I firmly stand by the belief that you cannot throw yourself into only one aspect of life and be successful. It may appear that the best business people do nothing but spend time on their business, but I think the truth is a little more nuanced. I tend to find that those who are that successful take positive aspects from other areas of life and translate them into their business.
And who doesn’t love a little diversion, too? Like the fact that I read this week that driverless cars in Australia are having trouble with kangaroos. Those hoppy little buggers apparently just aren’t as easy to track and manage as other animals.
Now I clearly do not have any stake in that game: I don’t work in technology; I don’t live in Australia; and I don’t envision myself in a driverless care anytime soon. It is still interesting, though, and can lead to a little musing on unexpected trials and how one cannot let a single instance hold back something more monumental.
I think there is also some whimsy involved here, too, in this convergence of the natural and mechanical worlds that is enjoyable on a visceral level. And finding those moments of joy in the unexpected might also be a key to success, or at least in one’s ability to feel positive about it.
Now, I do not know if it is due to the height of summer, or coming off the extra-long holiday weekend that has me feeling this way, but that little bit of recharging and joy that lies outside of a strict work focus does seem to lead to some renewed vigor in many. Does that fact then not go to prove that a short step away from work can do some good?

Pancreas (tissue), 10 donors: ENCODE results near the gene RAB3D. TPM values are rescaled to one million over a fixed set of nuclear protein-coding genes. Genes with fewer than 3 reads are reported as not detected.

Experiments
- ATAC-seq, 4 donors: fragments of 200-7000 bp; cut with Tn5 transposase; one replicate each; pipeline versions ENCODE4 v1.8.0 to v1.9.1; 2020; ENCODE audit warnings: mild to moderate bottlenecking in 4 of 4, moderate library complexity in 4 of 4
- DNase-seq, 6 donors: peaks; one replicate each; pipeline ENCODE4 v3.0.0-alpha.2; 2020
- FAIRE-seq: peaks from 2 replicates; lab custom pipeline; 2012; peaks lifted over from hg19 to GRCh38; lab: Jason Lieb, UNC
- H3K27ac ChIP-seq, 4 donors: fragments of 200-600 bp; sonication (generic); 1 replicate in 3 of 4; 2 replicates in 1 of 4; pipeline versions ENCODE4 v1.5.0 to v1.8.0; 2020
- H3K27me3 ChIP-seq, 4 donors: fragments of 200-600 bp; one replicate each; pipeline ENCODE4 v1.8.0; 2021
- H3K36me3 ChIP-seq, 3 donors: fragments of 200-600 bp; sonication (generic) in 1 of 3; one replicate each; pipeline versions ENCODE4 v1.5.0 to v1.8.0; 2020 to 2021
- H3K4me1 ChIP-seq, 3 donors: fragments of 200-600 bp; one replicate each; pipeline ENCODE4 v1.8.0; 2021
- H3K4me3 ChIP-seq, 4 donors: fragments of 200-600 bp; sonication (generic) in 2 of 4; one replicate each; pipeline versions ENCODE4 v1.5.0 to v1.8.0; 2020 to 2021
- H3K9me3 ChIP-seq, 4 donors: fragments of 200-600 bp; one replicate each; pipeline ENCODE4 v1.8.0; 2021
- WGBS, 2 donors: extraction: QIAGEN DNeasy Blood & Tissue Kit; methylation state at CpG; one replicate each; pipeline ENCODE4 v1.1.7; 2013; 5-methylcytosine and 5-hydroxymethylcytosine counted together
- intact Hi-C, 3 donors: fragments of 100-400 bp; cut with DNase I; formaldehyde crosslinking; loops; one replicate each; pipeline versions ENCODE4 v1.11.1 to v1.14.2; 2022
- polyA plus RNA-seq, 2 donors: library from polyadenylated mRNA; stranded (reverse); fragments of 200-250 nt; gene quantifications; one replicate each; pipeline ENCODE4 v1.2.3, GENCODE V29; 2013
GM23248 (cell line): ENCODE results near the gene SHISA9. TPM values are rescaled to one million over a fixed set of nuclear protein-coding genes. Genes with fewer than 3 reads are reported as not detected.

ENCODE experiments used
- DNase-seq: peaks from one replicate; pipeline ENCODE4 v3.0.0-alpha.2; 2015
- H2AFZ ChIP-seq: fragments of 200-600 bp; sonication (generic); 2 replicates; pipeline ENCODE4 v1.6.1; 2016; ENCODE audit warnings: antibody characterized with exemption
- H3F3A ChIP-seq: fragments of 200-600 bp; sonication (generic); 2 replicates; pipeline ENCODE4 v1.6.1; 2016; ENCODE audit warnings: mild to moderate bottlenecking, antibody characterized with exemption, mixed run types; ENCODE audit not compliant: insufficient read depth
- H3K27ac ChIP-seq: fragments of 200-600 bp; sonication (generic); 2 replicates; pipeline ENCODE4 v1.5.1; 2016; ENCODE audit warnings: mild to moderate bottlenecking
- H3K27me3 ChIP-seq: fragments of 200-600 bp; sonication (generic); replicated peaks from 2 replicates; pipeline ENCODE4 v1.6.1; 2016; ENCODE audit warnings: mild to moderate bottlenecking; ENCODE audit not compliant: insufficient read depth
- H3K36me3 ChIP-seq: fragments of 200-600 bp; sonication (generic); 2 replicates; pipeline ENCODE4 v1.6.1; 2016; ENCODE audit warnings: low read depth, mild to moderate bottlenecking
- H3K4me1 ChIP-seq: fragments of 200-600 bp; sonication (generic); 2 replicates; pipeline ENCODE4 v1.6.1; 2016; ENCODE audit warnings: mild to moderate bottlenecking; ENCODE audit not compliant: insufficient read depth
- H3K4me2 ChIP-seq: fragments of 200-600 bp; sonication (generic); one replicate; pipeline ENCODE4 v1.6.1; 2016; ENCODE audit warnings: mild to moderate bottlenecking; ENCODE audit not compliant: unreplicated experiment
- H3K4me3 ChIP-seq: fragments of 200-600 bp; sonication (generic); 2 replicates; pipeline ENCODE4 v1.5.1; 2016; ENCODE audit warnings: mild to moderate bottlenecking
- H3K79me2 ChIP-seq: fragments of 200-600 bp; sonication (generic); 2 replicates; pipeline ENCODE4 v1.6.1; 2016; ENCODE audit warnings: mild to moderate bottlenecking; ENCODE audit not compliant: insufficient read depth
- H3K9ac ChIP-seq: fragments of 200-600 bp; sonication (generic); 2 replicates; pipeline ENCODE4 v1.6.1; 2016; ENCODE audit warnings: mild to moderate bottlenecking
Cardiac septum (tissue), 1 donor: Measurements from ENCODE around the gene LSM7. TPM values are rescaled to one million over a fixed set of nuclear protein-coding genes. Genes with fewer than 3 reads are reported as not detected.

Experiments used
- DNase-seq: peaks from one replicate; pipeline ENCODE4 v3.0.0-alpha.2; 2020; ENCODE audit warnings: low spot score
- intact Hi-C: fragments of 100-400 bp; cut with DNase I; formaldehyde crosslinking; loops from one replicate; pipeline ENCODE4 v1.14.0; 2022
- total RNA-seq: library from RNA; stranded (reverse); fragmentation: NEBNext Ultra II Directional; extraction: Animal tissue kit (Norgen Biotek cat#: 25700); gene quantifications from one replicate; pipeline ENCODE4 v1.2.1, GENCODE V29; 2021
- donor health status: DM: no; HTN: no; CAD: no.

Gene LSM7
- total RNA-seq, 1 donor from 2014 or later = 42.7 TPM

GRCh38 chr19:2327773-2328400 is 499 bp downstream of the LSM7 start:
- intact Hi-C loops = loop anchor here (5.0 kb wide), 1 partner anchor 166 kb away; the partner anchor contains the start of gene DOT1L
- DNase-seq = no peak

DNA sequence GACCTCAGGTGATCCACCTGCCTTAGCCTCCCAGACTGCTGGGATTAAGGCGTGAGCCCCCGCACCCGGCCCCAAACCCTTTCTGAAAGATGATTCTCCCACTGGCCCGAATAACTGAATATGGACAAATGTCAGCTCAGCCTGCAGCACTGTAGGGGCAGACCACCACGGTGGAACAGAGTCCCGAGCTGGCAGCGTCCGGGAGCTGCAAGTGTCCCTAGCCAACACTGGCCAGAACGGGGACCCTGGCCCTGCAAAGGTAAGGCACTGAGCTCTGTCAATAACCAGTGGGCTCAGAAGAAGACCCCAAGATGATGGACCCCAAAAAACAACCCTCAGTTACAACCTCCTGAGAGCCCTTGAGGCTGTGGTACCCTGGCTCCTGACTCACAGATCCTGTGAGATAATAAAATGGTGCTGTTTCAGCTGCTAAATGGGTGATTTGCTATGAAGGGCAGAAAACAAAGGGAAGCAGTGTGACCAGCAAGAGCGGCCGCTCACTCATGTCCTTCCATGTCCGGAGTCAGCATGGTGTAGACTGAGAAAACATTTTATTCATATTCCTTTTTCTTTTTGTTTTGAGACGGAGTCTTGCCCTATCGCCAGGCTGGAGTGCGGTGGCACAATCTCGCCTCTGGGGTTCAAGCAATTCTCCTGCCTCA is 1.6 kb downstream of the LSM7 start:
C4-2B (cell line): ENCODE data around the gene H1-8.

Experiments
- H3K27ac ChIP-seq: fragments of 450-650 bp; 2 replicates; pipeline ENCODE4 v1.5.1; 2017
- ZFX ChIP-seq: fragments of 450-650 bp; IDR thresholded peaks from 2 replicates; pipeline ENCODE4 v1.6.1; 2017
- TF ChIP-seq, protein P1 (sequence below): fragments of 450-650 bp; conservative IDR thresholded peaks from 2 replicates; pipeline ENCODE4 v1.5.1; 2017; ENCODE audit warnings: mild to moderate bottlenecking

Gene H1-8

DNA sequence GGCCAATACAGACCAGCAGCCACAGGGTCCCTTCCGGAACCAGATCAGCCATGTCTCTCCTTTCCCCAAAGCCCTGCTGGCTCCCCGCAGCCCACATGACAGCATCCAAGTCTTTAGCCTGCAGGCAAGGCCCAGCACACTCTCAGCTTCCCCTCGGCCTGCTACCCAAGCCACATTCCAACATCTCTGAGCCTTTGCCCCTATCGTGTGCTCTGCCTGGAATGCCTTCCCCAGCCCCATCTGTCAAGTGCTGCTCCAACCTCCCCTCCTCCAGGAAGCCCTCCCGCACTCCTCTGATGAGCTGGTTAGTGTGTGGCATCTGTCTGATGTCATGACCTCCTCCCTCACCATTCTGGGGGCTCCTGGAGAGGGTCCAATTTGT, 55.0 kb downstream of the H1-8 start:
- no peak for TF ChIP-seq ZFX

And then take a giant like Google, a company that has experienced such success that it has altered our vocabulary. Its innovations have spearheaded a great deal of the technological advances of the last 20 years, and it continually reaches into new directions, as well. Yet, at the same time, its workplace culture is famous for being more laid-back and open.
That attitude does not only stay in the workplace, though, for I recently read this article from PC Magazine that goes through some of the best Easter eggs that Google’s developers have written into its search engine. Now none of these are huge, groundbreaking, or what the company will ever be most known for, but they are fun.
So during this time when hopefully you had a chance to feel some more fun and enjoyment in your life, remember that those feelings should not be too far removed from work. When we envision what we want to be when we grow up, it is with a vision of what will be fulfilling on many levels, not just what provides a paycheck. Hold onto those aspects of your work that can still provide that joy, and remain open to the fun things to which it can lead.
And just maybe that will increase the size of your paycheck too.
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